Brain imaging research in adults has shown that practicing mindfulness engages brain networks involved in executive functioning (EF) which underlie complex mental processes and cognitive control capacities such as focused attention, inhibition, perspective taking and decentring; all linked to emotion regulation processes (Hölzel et al., 2011; Tang et al., 2012). It appears that mindfulness may influence cognitive aspects of information processing by enhancing the more controlled top-down processes (e.g., attention and inhibition) whilst at the same time reducing or balancing automatic arousal and appraisal systems associated with bottom-up processing (arousal and affect; Zelazo and Lyons, 2012). This interrelationship between top-down and bottom-up processing strategies highlights the importance of evaluating the impact of mindfulness on outcomes associated with both cognitive control and affective aspects of self-regulation (Zelazo and Lyons, 2012).
Meta-cognition is implicated in top-down information processes and cognitive aspects of emotion regulation. The conscious regulation of EF involves meta-cognitive skills (Fernandez-Duque et al., 2000) which include reasoning, self-reflective learning and self-awareness (Hassed and Chambers, 2014). In children meta-cognitive skills play a significant role in the knowledge and control they have over their thinking and learning processes (Cross and Paris, 1988). Both meta-cognition and emotional well-being are highlighted as important learning themes within UK educational policy and curricula [i.e., PSE and educational policy (Department for Education, 2011)], yet there are very few evidence based school programs promoting meta-cognition which can be delivered by school teachers for younger children (Education Endowment Foundation, 2015). Mindfulness-based programs in schools can be very relevant here.
A number of meta-analyses have concluded that mindfulness is efficacious for adults, producing small to large effect sizes for clinical and general populations across a range of physical health, psychiatric, cognitive, stress related, emotional, behavioral, interpersonal, and well-being outcomes (Grossman et al., 2004; Chiesa and Serretti, 2010; Piet and Hougaard, 2011; Piet et al., 2012). Both the theory and empirical research in adults suggests that mindfulness enhances self-regulation (Hölzel et al., 2011; Tang et al., 2012) but compared to the evidence base for adults, mindfulness research in children and adolescents is in its early stages. However, the emerging findings show that mindfulness can promote a number of well-being related outcomes in children.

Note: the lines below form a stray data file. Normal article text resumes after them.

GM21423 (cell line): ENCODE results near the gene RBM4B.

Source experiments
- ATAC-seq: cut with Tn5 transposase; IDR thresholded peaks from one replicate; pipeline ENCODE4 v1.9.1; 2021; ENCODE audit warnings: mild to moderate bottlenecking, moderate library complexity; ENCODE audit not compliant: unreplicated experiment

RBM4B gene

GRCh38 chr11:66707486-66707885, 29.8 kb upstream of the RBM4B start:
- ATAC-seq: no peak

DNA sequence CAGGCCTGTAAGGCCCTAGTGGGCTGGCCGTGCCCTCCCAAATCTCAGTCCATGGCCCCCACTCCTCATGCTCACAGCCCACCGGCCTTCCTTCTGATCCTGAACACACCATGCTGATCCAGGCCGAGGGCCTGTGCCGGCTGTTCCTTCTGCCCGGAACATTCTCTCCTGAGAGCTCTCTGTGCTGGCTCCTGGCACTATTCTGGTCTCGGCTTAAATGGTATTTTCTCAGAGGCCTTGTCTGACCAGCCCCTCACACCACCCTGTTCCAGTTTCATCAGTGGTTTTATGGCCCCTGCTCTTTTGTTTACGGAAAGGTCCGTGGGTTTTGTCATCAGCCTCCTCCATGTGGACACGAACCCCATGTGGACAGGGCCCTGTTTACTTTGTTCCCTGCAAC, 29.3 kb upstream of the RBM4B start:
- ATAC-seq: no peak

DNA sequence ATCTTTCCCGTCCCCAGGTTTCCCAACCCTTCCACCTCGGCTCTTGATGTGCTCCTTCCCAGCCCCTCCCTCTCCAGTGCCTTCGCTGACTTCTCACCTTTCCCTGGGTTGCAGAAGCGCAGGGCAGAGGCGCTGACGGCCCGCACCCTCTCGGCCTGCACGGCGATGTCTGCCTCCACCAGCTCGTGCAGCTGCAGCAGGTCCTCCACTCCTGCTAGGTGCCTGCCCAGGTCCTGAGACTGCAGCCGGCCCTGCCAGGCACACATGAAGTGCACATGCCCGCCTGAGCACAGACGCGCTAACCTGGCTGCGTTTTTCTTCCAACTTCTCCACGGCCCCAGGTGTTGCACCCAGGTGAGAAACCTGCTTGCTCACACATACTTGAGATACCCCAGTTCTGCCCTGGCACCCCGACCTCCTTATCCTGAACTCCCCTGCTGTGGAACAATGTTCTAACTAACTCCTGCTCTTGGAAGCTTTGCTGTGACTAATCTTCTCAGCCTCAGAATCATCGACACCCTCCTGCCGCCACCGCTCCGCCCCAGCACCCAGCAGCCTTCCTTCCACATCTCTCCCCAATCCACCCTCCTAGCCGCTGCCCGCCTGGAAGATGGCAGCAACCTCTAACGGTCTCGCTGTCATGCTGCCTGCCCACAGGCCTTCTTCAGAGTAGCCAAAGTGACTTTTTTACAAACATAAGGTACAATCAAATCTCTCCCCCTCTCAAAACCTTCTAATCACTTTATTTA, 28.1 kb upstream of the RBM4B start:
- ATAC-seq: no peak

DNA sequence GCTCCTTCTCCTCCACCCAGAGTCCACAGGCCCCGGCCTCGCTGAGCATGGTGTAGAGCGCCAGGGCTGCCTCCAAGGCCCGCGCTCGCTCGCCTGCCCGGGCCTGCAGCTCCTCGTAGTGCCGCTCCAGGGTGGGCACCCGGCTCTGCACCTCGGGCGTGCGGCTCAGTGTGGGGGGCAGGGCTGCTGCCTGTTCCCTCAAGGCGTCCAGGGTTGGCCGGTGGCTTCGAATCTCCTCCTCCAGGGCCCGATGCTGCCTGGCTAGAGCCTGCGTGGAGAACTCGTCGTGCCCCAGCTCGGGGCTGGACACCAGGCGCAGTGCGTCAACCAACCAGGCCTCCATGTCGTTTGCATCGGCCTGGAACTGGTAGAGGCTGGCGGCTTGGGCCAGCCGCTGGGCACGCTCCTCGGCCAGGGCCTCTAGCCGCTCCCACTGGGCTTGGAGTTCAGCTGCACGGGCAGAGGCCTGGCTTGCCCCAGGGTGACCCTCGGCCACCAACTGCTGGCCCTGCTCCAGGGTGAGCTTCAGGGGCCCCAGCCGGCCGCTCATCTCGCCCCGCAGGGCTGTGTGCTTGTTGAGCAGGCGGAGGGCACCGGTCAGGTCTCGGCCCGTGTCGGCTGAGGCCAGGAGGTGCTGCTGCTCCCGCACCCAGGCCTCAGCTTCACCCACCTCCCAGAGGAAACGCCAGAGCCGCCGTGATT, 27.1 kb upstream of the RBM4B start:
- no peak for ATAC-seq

A meta-analysis of mindfulness interventions with youth aged 6–21 years (Zoogman et al., 2014; k = 20) found enhancements in well-being in children and adolescents to be superior over active controls, with effect sizes in the small to moderate range (p ≤ 0.0001) for a variety of outcomes (i.e., emotion and behavioral regulation, depressive and anxiety symptoms, stress, attention and cognitive functioning). A further meta-analysis by Zenner et al. (2014) specifically investigated school-based mindfulness interventions for children and adolescents (k = 24; n = 1348) and found a medium overall effect size (Hedges, 1981; Hedges’ g = 0.40) across domains of well-being (e.g., resilience, stress, coping, and emotional problems) with an additional large effect size for areas of cognitive performance such as attention, inhibition and grades (g = 0.80). Finally, a systematic review of mindfulness based interventions in school settings (Felver et al., 2015), highlighted a number of limitations in the current research base for children and mindfulness including a lack of diverse outcome measurements such as multi-method and informant approaches and controlled studies using a follow-up design.
Current research on mindfulness in schools for primary aged children is very limited. A systematic review by Felver et al. (2015) identified that the average age across 28 peer reviewed studies (N = 3414) was 12.3 years. In fact, only eight studies in this review were conducted with primary aged children, therefore the evidence base across developmental stages is not equally representative. Indeed, a previous systematic review and meta-analysis highlighted much less research in early childhood and primary aged children than in older children and adolescents (Zenner et al., 2014). Of the eight primary school studies in the Felver et al. (2015) review, each study used a different type of mindfulness training and delivery format; additionally, only three studies involved the classroom teacher leading the delivery of a mindfulness program (N = 364; Liehr and Diaz, 2010; Schonert-Reichl and Lawlor, 2010; Britton et al., 2014). Furthermore, all of these studies were conducted outside of the UK, none included follow-up measures and only two formally evaluated acceptability for a conscript group of children (Schonert-Reichl and Lawlor, 2010; Britton et al., 2014). Although the latter two studies had significant strengths concerning both using active controls and measuring affective and cognitive aspects of emotional well-being and regulation, only one involved randomization (Britton et al., 2014) and neither measured meta-cognition. Overall, the studies identified improvements in affective disturbance, suicidal ideation (Britton et al., 2014), optimism, attention, and EF (Schonert-Reichl and Weissberg, 2014).